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Nostalgia and Harper Lee

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What makes me imagine my grandmom’s orange shag living room and fold-out sofa bed every time I smell bacon cooking, or idealize my childhood in an economically depressed lakes community, or continue to ride my gram’s 1970’s Huffy beach cruiser even though it can’t possibly keep up with my husband’s Fuji 10-speed?

Nostalgia.

It is this same nostalgia that caused us to generate record breaking pre-sales and flock to bookstores to buy our own copy of Go Set A Watchman. 

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Like many of you, I can remember my first encounter with To Kill A Mockingbird. Unlike what I preach to my students, my first exposure was the movie, not the book. I remember lounging in a chair in my parents room, curled up into some odd pretzel shape that only small children can manage, watching on their small black and white tv. I’m sure in modern parenting philosophies, I was much too young to be exposed to such harsh truth, (as it states on the film poster.) Ironically, I was Scout’s age.

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Three vivid scenes played in my young imagination for years after: the courtroom scene with formidable but kind Atticus and scared, confused Mayella Ewell; Scout running through the woods in the ham costume while being chased; and Scout realizing that Boo (Arthur) Radley was standing behind the door. I probably couldn’t have told you where these scenes originated until I read the book in my early teens. Then it all came back to me as if I was curled up in the chair all over again. For this reason the book and the movie are one in my mind. I can’t watch the movie without hearing Harper Lee’s beautiful narrative prose, and I can’t read the book without imagining Gregory Peck and Mary Badham – much credit due to Robert Mulligan (director) and Horton Foote (screenplay).

To Kill A Mockingbird will continue to be a classic that introduced a strong, admirable, father figure teaching his children the harsh realities of life. Scout and Jem learn that truth and law don’t always win when prejudice exists. (A lesson we are still learning today.) In the middle of learning life lessons, Harper Lee masterfully depicts children living, playing, imagining, and growing up in small town America.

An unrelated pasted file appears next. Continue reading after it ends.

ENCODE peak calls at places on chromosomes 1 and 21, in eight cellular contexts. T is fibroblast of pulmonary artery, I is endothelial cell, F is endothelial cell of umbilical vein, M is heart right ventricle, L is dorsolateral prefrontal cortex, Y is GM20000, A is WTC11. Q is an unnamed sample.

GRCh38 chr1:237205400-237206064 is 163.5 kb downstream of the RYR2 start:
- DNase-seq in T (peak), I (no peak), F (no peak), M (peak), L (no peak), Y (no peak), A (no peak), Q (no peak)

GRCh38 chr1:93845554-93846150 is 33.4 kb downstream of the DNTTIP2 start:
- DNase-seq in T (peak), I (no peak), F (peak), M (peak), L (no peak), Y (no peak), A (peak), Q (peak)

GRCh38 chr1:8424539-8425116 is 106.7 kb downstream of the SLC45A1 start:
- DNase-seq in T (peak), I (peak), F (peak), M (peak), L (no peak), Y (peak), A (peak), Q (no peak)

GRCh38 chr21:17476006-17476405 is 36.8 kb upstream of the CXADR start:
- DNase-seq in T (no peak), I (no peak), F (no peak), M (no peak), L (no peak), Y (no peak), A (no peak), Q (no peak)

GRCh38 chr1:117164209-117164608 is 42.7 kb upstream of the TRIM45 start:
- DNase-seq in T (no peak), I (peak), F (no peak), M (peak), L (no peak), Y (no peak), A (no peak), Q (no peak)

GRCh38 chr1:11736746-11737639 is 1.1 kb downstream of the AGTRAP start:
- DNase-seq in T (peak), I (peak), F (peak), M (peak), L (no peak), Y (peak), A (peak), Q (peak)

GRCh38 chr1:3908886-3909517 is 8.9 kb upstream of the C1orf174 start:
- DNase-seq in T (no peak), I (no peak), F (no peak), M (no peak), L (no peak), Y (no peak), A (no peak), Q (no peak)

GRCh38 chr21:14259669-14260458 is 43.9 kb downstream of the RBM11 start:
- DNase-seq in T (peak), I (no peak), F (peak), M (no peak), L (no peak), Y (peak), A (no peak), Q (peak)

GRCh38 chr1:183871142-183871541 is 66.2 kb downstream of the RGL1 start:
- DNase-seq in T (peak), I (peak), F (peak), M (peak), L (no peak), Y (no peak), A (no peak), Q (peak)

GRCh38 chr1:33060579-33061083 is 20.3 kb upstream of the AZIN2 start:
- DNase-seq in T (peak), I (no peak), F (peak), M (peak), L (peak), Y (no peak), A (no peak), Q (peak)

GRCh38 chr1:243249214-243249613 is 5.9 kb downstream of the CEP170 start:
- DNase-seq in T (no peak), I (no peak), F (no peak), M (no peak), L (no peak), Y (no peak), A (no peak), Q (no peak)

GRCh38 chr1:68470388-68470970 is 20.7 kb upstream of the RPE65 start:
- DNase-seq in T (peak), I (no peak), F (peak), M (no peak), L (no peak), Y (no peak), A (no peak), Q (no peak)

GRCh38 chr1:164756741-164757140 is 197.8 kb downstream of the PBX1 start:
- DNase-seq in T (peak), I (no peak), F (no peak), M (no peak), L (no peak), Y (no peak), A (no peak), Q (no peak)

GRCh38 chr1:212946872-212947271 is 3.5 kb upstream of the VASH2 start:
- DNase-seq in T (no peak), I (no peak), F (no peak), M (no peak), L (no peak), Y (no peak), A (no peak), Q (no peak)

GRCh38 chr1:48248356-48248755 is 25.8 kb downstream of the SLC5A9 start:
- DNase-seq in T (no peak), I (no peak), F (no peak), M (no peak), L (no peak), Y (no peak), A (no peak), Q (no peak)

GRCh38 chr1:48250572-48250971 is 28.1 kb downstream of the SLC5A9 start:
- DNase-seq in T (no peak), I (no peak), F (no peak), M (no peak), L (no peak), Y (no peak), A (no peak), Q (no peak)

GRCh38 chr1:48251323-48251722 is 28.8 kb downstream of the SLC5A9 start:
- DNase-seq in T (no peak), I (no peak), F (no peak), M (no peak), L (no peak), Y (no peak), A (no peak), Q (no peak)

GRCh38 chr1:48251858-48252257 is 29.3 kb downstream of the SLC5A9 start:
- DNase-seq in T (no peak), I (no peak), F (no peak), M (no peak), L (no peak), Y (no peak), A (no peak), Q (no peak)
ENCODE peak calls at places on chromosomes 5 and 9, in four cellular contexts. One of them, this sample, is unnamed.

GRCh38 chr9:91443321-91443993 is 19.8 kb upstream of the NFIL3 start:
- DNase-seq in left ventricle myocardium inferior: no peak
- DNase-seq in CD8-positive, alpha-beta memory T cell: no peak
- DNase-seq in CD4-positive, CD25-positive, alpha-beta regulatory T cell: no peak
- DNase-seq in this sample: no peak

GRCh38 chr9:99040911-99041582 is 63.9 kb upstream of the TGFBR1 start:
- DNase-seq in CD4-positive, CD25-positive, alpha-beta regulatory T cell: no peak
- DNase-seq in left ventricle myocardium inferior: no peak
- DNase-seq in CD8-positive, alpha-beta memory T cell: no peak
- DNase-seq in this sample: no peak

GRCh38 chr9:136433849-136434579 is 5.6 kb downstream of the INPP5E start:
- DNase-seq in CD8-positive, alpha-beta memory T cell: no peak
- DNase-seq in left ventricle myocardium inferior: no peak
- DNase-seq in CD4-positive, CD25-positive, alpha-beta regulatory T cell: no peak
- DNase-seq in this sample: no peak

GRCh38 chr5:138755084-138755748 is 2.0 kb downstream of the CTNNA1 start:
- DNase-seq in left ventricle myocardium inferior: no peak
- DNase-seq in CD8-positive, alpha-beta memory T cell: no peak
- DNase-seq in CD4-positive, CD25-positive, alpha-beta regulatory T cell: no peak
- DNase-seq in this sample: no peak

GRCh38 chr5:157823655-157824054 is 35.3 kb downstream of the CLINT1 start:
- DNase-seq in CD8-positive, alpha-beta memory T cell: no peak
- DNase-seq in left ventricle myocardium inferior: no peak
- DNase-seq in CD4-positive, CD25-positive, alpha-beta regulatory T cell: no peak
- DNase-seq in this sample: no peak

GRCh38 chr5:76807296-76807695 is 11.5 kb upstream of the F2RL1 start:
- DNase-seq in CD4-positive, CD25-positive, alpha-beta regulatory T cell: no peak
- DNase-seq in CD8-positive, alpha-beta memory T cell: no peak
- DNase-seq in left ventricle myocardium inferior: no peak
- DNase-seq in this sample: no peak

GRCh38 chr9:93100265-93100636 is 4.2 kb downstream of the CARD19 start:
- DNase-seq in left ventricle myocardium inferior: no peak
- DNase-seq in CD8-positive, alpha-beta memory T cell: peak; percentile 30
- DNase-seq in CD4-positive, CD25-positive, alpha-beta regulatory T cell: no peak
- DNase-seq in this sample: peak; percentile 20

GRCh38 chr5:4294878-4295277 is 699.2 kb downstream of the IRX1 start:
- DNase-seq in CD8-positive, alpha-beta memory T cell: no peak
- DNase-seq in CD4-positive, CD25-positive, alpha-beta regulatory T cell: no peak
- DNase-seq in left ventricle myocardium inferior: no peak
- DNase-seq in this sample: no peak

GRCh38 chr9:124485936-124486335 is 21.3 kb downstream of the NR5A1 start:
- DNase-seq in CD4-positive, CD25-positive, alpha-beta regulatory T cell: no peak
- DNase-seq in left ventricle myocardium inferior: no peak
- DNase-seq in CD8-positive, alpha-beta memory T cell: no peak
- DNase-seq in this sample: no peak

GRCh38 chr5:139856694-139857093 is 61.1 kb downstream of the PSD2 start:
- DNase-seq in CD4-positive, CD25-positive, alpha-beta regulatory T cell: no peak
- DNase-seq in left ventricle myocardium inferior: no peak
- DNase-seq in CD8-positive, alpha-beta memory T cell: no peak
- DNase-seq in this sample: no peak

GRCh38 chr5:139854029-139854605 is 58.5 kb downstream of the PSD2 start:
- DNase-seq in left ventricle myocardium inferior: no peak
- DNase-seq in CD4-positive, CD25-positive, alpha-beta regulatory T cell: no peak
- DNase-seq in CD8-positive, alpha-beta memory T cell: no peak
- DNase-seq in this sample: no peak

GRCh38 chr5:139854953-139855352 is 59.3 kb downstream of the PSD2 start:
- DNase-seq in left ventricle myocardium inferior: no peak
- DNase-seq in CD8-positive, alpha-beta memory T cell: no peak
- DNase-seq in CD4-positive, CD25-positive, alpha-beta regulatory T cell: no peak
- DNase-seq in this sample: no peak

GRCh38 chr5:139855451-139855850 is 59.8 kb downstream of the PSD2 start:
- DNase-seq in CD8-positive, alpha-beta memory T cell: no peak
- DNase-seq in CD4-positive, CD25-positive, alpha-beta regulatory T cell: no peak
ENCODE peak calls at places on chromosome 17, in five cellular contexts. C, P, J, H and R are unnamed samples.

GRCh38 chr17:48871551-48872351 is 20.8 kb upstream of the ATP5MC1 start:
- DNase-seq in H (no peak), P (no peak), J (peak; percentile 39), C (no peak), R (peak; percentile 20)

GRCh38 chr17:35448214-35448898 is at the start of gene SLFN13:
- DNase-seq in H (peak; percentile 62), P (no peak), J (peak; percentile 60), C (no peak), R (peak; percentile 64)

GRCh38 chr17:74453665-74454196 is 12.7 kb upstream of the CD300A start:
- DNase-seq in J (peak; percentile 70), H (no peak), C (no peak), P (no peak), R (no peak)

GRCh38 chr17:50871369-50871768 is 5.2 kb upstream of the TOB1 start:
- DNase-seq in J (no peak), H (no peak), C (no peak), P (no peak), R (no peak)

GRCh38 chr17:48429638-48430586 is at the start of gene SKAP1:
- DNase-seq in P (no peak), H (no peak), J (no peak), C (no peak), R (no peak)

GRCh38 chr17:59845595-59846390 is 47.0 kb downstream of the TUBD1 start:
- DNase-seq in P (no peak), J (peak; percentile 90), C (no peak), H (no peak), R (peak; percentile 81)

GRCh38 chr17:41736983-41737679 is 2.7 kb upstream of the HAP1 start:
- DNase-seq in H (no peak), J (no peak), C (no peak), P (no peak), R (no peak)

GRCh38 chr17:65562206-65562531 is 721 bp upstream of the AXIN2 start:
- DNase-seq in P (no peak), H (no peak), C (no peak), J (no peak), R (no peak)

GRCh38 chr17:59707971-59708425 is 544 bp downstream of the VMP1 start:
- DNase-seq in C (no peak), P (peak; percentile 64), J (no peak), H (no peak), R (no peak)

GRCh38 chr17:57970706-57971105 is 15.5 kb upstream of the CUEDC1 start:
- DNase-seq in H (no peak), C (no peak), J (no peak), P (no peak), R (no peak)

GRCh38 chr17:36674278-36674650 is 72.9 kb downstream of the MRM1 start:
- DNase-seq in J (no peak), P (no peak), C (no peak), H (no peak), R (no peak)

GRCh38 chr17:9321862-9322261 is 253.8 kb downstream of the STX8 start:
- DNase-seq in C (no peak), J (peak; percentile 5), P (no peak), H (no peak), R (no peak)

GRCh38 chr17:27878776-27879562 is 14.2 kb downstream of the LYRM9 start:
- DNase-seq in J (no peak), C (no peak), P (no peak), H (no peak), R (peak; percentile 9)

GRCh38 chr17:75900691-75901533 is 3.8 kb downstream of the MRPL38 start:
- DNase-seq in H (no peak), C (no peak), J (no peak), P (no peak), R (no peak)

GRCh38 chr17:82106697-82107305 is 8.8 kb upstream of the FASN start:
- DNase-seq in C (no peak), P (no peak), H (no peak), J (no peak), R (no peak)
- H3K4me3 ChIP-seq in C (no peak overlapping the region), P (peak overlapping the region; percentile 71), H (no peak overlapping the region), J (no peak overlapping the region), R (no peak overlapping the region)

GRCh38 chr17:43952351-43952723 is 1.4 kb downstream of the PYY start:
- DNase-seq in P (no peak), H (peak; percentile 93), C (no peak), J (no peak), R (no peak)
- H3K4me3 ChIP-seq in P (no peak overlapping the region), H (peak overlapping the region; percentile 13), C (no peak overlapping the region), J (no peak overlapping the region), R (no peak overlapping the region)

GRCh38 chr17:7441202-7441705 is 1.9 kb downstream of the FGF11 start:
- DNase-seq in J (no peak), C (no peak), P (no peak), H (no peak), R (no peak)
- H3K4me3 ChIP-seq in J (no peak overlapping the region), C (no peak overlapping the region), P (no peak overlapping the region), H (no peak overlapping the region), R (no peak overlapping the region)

From the reviews that I’ve read, Go Set a Watchman seeks to undo some of this by having a more jaded, older Scout (Jean Louise) return to find Atticus isn’t quite as admirable as we all thought while she continues to process her childhood memories through her grown-up perceptions.

Reviewers have not been kind. In The New Yorker, Adam Gopnik calls it a “failure of a novel” and says it would never have been published without the popularity of To Kill a Mockingbird. While The New York Times reports that people in Harper Lee’s hometown of Monroeville, Alabama are divided on the new book. Some are skeptical of its origins and Lee’s blessing of its publication. Others are concerned that the Atticus portrayed in the new novel more closely resembles the racist white men of the time than the fair-minded lawyer of To Kill a Mockingbird.

Yet despite all of this, we will still buy it. We will still read it. Why? Nostalgia. We want to revisit that small town with Jean Louise and see what has happened since we left it. We want to immerse ourselves once again into Harper Lee’s descriptive detail and frank assessment  of human character. We want, against all odds, to recapture the moment of our first encounter with To Kill a Mockingbird in order to understand why it left such an impression.

As I open my copy of Harper Lee’s new/old book, I will try to remember that nostalgia is a feeling anchored in the past. A visit to my childhood home, though eye-opening seen through the understanding of an adult, does not alter the feelings or memories associated with it. So it will be with Go Set a Watchman. The success or failure of this novel should in no way diminish the fondness we carry for To Kill a Mockingbird.